Pakistan tests civilian militias to keep Taliban out of Swat Valley
The ranks of lashkars have grown to 8,000, according to local leaders, since the Army retook the valley in June. Some residents worry about militarizing the population.
(Page 2 of 2)
Rifaat Hussain, an analyst at Quaid-e-Azam University in Islamabad, agrees that lashkars can be effective only in places where the Taliban are already weak. Though the project may work in Swat, he says, the military should think twice about trying to extend it into Pakistan's tribal agencies, where the Taliban are more entrenched.Skip to next paragraph
Subscribe Today to the Monitor
"It's a very interesting experiment. But if it works in Swat, this can't be replicated anywhere else, because the guys that they were pitted against were way too powerful – the murder of Qari Zainuddin [a rival who sprang up against the late Taliban leader Baitullah Mehsud] was a case in point."
Totana Bandai was until recently a key base for Taliban insurgents. Lying to the west of the River Swat and bordering the district of Dir, its picturesque stepped green hills, lush open fields, and neat rows of houses became the backdrop to pitched battles during the last military operation. Insurgents occupied homes abandoned by locals in the village's main street, and today, every second or third house and shop in the village's main street is bombed out, riddled with bullet and shelling holes, or both.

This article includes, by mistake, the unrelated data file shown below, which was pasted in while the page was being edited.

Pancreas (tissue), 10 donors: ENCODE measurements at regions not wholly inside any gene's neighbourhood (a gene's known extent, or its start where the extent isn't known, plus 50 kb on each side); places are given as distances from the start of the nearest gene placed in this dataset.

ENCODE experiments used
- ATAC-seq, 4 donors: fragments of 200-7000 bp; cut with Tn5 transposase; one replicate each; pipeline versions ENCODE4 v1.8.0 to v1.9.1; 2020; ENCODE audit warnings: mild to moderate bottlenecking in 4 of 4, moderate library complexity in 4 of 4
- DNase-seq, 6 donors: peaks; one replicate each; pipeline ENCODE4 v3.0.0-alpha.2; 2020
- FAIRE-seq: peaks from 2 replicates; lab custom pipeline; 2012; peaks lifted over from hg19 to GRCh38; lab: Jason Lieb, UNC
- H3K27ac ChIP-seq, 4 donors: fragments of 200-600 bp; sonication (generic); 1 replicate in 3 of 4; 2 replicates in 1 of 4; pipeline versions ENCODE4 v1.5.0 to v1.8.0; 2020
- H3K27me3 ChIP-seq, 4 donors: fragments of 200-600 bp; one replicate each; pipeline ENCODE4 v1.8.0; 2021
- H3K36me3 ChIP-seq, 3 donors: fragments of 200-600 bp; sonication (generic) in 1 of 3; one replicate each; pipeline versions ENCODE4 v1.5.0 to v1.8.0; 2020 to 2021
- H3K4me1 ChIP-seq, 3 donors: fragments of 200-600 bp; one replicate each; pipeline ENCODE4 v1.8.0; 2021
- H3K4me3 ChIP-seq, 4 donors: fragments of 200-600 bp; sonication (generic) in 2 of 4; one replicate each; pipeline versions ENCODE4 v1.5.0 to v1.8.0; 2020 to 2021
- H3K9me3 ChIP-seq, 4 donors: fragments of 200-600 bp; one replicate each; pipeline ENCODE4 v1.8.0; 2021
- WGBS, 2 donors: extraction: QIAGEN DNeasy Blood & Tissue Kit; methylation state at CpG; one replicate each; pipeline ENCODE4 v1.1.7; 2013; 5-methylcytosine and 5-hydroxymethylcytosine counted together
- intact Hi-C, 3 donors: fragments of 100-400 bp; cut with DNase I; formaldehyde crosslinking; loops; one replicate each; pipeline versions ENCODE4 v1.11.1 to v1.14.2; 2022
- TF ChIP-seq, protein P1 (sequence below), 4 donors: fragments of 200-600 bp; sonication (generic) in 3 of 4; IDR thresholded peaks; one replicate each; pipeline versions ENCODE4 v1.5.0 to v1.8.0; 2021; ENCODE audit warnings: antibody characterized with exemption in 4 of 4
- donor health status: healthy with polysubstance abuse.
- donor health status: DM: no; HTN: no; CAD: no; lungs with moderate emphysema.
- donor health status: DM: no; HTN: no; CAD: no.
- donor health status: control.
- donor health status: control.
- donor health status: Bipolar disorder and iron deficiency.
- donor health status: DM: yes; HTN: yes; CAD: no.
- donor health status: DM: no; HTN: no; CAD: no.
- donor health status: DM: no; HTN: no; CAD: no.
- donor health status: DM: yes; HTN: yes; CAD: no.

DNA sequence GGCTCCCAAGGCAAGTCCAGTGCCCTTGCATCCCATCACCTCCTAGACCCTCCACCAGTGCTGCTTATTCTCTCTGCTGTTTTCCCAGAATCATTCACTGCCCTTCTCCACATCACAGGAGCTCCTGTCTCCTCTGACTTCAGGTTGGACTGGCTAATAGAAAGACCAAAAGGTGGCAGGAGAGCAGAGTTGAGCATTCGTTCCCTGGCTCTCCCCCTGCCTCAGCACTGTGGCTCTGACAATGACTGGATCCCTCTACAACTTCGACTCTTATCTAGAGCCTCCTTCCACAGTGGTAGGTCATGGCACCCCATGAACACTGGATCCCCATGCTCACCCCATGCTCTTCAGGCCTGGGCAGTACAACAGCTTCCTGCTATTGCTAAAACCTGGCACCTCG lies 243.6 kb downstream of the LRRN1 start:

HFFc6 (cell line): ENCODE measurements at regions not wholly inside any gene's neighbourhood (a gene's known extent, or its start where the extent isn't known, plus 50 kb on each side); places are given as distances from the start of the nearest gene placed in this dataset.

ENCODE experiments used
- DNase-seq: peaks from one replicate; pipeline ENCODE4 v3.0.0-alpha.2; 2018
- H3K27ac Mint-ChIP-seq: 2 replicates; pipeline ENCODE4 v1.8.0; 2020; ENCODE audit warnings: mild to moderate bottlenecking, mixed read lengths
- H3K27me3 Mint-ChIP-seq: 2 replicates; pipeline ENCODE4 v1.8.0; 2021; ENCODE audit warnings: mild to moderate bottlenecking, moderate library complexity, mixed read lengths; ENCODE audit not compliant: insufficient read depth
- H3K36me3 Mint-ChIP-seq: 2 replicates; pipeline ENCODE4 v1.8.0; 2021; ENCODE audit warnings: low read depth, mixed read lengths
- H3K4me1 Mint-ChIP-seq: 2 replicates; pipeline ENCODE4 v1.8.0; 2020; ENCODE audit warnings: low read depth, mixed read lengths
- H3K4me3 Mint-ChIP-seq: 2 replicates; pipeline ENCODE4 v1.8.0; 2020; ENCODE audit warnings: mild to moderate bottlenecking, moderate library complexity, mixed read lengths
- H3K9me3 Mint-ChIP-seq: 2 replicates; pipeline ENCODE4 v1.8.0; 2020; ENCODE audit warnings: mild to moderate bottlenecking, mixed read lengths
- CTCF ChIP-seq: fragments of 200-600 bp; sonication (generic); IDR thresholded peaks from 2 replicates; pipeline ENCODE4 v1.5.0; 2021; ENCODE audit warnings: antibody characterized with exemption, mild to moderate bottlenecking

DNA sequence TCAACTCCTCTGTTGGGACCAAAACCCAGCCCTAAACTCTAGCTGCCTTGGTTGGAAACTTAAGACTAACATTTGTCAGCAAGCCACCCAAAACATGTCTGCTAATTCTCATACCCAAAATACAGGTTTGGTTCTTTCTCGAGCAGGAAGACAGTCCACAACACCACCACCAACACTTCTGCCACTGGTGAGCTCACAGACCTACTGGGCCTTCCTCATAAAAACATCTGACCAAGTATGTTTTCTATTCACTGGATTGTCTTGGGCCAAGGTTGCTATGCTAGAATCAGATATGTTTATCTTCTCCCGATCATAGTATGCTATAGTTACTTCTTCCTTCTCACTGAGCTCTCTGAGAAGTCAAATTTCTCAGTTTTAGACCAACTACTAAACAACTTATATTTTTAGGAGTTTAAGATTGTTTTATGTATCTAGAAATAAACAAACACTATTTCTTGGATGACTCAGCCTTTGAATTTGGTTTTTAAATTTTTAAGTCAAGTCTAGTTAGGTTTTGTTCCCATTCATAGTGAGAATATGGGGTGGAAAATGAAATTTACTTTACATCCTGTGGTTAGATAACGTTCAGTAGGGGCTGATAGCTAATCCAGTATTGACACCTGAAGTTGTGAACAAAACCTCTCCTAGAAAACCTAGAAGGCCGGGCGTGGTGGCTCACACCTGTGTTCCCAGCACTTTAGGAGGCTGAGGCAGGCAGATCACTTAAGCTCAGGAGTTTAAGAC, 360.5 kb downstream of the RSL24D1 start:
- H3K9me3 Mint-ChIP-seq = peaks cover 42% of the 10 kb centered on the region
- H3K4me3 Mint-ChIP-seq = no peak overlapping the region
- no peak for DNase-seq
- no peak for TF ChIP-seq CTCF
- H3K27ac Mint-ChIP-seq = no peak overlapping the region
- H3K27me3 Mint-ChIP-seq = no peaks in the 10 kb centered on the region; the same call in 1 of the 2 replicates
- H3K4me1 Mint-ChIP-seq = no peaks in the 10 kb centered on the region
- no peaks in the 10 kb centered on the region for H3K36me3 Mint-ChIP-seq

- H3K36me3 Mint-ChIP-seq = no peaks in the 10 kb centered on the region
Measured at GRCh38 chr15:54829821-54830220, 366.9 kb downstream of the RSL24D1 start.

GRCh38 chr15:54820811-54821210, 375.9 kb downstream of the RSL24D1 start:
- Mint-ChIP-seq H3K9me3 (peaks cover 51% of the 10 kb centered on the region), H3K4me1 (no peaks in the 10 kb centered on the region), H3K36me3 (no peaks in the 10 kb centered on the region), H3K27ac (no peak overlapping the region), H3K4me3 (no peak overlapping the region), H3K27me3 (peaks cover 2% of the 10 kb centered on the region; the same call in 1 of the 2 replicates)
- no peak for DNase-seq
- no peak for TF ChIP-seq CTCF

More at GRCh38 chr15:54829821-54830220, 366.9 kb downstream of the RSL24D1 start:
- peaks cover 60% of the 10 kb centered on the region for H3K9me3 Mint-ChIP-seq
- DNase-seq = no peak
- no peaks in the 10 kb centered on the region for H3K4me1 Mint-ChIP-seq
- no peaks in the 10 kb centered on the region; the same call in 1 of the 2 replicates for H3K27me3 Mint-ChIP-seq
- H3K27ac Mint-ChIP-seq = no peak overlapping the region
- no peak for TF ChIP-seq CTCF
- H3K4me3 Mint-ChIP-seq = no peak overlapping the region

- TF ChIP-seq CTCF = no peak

At a lashkar meeting in a farmhouse, Ajmir Khan, a lashkar leader from a neighboring village who led the clash against the Taliban, notes that "when the Taliban first came, they were greeted here because they talked about Islam and implementing sharia [Islamic law], which people supported." That initial trust dissolved by May, when the Taliban refused to lay down arms despite concessions by the government to allow new Islamic courts.
The government has in the past been criticized for initially backing, but ultimately failing to fully support, the lashkars. The Army says this time will be a whole-hearted joint effort, and has set up a cordon around Saifullah Khan's farmhouse. A cache of new rifles and dozens of crates stenciled "BOMBS" in English are stashed in the backyard.
Army hunting the Taliban
The closer cooperation comes at a time when the Army is apparently making strides in securing Swat. On Thursday, the military claimed it killed 10 militants in a pre-dawn raid in northern Swat. On Wednesday, the military announced it had captured Sher Mohammad Qasab, the so-called chief of the Taliban's beheading squad in Swat, along with 16 other militants during a search operation in the Charbagh area. Also on Wednesday, the military media claims 37 other militants were forced to lay down their arms.
Last Friday, the Army announced the capture of Taliban spokesman Muslim Khan and commander Mahmood Khan and five other commanders, while on Monday interior ministry Rehman Malik declared that Swat Taliban leader Maulana Fazlullah was now "encircled" and his capture imminent.
News of progress is, however, tempered by reports of military sponsored mass-killings of Taliban fighters. The independent Human Rights Commission of Pakistan says its sources point to state-sponsored extrajudicial killings and have called for a parliamentary inquiry.
In recent weeks several mass graves have been dug up and the bodies of prominent Taliban commanders placed on display in Mingora. The Army says the deaths were either the result of locals settling personal scores or the Taliban killing the weak among them to prevent their capture.
Some residents, such as Ziauddin Yusufzai, a private-school principal, believe further militarizing the people of rural Swat may backfire. "Creating these private militias may work in the short-run, but what if they later turn on each other to settle personal scores?" he says. "If the Army could clear and hold a town of 400,000 like Mingora, I don't understand why the villages are so difficult."